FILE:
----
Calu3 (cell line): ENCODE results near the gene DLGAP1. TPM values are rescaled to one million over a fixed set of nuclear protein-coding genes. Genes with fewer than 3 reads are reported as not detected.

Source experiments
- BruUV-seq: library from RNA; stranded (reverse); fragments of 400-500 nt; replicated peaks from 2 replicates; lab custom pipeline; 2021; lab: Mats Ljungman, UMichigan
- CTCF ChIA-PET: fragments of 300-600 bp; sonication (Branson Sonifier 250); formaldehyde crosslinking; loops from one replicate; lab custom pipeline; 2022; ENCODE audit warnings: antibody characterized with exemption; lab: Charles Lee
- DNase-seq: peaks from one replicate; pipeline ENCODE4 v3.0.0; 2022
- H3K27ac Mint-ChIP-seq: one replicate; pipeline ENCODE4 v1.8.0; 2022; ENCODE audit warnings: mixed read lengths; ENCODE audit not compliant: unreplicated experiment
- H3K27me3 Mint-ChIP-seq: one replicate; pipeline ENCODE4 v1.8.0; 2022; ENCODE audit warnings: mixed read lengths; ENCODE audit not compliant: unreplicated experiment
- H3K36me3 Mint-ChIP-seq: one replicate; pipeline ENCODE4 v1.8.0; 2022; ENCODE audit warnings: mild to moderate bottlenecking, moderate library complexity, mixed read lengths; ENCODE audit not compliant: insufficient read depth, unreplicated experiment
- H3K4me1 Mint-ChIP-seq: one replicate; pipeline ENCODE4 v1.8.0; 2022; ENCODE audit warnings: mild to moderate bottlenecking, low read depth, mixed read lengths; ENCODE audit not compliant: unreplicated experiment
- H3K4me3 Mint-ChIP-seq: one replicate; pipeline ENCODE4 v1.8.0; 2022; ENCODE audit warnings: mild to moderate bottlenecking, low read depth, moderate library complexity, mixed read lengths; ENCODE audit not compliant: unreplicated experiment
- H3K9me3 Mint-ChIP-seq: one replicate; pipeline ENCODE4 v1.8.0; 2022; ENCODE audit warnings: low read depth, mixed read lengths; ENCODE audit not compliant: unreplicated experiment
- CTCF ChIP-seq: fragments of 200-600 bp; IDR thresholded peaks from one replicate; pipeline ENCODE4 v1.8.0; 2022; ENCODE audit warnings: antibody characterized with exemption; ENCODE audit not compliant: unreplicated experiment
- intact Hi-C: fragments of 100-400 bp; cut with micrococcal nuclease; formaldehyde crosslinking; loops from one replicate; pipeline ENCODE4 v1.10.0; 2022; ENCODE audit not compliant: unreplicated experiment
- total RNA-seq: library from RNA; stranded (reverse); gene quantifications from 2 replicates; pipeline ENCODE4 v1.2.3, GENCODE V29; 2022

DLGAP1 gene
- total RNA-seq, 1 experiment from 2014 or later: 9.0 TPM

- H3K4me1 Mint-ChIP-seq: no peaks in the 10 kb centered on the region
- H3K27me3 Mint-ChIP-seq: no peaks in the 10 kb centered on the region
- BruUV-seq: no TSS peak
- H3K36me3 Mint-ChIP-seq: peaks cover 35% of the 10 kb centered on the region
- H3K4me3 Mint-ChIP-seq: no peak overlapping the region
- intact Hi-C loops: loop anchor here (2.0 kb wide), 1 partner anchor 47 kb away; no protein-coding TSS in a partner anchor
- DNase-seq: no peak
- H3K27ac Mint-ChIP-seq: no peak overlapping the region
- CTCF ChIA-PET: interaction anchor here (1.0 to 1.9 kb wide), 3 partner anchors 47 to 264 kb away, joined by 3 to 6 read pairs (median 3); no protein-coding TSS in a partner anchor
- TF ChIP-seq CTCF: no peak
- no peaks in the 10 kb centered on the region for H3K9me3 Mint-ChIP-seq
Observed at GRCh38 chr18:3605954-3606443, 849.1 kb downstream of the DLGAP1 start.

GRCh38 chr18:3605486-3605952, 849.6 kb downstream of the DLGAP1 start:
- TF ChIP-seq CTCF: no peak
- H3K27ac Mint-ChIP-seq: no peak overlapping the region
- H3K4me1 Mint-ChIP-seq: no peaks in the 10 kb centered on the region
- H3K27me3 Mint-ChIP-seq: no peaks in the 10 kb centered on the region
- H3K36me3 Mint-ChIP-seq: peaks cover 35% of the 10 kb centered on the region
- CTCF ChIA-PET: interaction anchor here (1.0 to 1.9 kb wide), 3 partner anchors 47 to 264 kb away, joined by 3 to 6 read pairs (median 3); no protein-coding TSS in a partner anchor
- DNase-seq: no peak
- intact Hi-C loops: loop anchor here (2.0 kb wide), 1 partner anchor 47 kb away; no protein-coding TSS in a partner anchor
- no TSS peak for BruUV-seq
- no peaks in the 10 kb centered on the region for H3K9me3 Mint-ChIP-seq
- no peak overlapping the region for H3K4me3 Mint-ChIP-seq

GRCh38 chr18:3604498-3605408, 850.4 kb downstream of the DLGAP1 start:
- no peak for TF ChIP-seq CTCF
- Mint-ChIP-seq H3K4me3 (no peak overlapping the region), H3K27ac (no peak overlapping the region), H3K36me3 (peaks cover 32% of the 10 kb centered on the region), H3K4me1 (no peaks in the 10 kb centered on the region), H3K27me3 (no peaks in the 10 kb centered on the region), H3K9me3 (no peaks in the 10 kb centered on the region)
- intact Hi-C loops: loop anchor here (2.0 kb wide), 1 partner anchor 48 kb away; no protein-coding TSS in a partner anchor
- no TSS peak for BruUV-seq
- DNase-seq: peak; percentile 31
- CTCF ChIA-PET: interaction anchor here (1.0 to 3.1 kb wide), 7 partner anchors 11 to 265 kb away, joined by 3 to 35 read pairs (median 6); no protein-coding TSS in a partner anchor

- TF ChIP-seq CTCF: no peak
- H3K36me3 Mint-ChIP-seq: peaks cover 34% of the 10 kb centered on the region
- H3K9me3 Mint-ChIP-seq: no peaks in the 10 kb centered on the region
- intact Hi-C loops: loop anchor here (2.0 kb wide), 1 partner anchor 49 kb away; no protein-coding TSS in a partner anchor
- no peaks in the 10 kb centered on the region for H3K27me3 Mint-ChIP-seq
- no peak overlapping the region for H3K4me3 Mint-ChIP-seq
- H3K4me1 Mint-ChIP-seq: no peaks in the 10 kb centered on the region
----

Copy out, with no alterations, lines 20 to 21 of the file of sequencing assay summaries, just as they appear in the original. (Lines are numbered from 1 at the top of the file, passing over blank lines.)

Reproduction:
- H3K36me3 Mint-ChIP-seq: peaks cover 35% of the 10 kb centered on the region
- H3K4me3 Mint-ChIP-seq: no peak overlapping the region